The WEZ95 was the ideal sheet piling for this project because it serves as a watertight environmental containment wall and its structural properties allow it to also serve as an anchoring wall.
The outer wall of the ECF is composed of 1,378 pieces of 27-meter plated JZ127. The 24,486 square meter outer wall of the ECF surrounds the impermeable inner cell, and acts as a structural barrier to provide additional support. Plated JZ127 was selected for this portion of the ECF because it met all engineering specifications and was able to be rolled from the provided coil.
Another aspect that made the WEZ95 the ideal sheet piling for this project was the shape of the interlock. Normal sheet piling interlocks would allow for too much water and contaminants to pass through them. Additionally, they also have an internal cavity that is too narrow to inject any sealant. Therefore, the WEZ95 offers a larger internal cavity than standard sheet piling. This allows C3 Environmental to inject their patented Waterloo Barrier System between the sheets when installed (see Figure 2). This system fills the interlocks from end to end then dries to form a cement- like sealant that makes the interlock impermeable to contaminants.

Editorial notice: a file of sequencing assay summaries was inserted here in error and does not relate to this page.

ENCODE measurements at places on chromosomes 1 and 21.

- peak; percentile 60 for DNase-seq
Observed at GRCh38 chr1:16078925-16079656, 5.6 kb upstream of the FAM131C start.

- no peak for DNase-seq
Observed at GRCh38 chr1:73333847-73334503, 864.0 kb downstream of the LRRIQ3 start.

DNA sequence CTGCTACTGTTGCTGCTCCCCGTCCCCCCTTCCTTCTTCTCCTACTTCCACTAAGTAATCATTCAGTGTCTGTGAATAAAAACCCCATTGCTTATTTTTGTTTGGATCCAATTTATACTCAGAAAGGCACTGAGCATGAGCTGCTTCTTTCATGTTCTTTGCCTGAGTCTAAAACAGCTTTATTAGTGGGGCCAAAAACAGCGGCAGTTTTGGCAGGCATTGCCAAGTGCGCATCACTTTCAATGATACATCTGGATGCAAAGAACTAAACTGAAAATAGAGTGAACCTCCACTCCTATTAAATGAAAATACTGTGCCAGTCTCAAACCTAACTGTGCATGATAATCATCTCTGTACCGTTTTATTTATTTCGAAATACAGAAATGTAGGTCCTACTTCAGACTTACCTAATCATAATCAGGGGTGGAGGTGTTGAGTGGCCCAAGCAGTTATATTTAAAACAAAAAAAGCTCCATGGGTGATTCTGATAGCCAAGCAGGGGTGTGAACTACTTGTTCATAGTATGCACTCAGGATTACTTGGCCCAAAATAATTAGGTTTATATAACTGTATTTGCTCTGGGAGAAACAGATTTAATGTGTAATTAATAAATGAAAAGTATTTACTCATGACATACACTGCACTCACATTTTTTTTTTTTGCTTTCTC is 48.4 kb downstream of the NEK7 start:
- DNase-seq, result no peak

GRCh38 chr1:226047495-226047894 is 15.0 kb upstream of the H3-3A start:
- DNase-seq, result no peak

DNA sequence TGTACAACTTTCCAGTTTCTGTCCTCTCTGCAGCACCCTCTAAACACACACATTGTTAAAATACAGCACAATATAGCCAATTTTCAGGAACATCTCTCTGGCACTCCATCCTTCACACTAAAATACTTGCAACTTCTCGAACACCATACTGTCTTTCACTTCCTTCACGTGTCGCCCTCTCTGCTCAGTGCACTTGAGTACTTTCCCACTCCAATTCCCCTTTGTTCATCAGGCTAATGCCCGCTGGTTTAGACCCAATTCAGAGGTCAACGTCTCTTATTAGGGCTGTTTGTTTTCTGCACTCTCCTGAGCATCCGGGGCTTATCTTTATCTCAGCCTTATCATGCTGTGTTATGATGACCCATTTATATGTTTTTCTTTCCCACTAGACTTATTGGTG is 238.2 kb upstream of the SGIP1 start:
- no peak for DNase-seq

Gathering and shipping the material for a project of this size brought some logistical challenges. First, the 68,000 tons of coil required for this project was shipped to Samuel Roll-Form Group’s Iuka, Miss. mill from U.S. Steel Stelco, located in Hamilton.
Once the rolling process was complete, the 89-foot JZ127 sheet piling was moved from Roll Form Group’s facility in Iuka to Hamilton. These long pieces of material had to be loaded onto three river barges and sent up the Mississippi river system, where it arrived in Chicago. It was then transloaded onto the large lake vessel where it traveled through the Great Lakes, finally arriving in the Hamilton Harbor. The WEZ95 material was manufactured at the Roll Form Group’s facility in Cambridge, Ont., from where it was shipped to Hamilton by truck. Once on site, the sheets were installed using vibratory and impact hammers.
After the sheet piling arrived at the staging area, the ECF took almost two years to construct and dredging the contaminated sediment is expected to take several more years. After the contamination is collected and treated by a local water treatment facility, the ECF will be capped by the Hamilton Port Authority and used as an additional port facility (Bay Area Restoration Council, 2018).
Roll-Form is a division of Samuel, Son & Co., a leading metals and industrial products manufacturer, processor and distributor. Started in 1855 in Toronto, the company is still family owned and headquartered in the Toronto area.
For more information about Samuel Roll-Form Group, visit www.samuel-roll-form-group.com.
Republished from Marine Construction Magazine Issue II, 2022